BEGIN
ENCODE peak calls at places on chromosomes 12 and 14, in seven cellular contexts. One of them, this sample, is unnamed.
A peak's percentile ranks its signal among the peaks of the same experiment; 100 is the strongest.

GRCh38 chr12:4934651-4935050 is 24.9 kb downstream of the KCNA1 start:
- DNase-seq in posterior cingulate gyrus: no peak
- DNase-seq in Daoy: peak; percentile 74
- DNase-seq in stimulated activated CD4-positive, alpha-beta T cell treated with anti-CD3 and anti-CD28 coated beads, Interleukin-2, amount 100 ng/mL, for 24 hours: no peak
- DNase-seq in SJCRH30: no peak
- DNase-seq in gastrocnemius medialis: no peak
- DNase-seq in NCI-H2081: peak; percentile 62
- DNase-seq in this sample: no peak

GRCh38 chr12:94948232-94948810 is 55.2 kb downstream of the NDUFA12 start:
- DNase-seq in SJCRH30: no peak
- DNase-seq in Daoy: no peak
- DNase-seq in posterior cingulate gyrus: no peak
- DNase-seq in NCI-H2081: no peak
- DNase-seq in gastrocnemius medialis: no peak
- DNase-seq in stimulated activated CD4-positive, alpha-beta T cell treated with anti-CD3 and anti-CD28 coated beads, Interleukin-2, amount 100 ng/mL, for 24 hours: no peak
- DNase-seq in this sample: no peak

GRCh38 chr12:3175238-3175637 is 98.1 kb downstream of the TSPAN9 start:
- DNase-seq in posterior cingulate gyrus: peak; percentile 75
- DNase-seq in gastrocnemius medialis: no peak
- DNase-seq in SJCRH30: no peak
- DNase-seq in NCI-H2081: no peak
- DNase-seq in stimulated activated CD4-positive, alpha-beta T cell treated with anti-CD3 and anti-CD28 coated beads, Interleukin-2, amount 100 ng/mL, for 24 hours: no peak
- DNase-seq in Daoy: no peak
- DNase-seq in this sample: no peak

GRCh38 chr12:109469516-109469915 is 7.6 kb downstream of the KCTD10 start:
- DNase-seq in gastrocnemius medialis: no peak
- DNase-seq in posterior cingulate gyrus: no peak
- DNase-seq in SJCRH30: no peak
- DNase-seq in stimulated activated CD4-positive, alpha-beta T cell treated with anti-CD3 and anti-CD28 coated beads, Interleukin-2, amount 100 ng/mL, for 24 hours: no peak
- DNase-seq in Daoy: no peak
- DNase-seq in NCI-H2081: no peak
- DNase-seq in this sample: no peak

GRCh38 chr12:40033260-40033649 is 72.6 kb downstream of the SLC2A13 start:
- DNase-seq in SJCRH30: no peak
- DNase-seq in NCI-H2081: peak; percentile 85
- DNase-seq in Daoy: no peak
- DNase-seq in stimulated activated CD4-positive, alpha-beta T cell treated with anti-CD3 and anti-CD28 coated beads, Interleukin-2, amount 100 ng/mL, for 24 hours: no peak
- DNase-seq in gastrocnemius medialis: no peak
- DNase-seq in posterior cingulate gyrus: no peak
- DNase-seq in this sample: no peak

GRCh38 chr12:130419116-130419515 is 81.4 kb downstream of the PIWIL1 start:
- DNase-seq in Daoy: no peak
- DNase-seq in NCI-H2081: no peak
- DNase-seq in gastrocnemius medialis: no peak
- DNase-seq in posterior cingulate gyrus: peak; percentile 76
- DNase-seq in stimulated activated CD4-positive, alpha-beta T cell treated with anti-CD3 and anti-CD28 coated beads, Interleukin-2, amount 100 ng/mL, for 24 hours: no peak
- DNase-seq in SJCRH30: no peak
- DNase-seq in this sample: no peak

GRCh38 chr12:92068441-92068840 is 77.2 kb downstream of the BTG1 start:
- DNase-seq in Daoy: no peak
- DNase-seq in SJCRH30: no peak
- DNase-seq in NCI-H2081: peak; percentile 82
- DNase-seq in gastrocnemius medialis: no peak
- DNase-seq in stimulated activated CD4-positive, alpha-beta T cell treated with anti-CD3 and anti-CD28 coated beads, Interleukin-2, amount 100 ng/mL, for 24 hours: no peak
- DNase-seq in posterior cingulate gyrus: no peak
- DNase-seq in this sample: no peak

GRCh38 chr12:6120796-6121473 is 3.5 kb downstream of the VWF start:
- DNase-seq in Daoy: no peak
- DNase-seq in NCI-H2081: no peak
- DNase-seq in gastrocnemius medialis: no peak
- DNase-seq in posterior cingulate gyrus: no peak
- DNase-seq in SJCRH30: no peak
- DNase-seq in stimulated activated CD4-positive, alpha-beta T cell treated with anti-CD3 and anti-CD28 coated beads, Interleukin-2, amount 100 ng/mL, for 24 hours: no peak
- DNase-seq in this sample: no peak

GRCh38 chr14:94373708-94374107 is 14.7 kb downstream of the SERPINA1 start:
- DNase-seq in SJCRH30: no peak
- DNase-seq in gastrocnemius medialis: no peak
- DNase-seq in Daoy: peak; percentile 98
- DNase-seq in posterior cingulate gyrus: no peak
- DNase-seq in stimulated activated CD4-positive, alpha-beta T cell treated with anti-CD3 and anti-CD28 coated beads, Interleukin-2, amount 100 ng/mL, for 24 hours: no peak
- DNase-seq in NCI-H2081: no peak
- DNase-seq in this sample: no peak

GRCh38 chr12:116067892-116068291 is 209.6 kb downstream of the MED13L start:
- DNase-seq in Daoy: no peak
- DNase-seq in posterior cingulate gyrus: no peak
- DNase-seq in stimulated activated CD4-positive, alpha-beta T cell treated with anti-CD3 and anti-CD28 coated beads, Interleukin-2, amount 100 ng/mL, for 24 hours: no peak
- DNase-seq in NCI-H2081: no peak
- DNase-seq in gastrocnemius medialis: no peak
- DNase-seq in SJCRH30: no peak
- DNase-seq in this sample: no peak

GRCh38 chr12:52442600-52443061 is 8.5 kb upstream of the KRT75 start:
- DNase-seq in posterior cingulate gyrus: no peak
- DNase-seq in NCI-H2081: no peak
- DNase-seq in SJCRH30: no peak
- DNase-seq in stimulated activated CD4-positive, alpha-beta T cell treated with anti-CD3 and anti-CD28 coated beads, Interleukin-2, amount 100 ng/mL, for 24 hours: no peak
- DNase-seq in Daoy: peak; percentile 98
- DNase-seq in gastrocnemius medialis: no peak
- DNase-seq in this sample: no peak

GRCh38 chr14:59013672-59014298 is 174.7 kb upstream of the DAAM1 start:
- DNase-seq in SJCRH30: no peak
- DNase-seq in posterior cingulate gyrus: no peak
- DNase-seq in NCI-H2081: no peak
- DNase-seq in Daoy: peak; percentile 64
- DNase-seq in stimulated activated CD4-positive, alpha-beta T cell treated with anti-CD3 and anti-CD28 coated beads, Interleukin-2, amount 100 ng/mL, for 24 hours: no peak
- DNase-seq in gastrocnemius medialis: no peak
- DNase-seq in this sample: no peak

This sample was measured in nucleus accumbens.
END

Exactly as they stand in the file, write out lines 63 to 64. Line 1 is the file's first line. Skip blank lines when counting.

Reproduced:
- DNase-seq in posterior cingulate gyrus: no peak
- DNase-seq in SJCRH30: no peak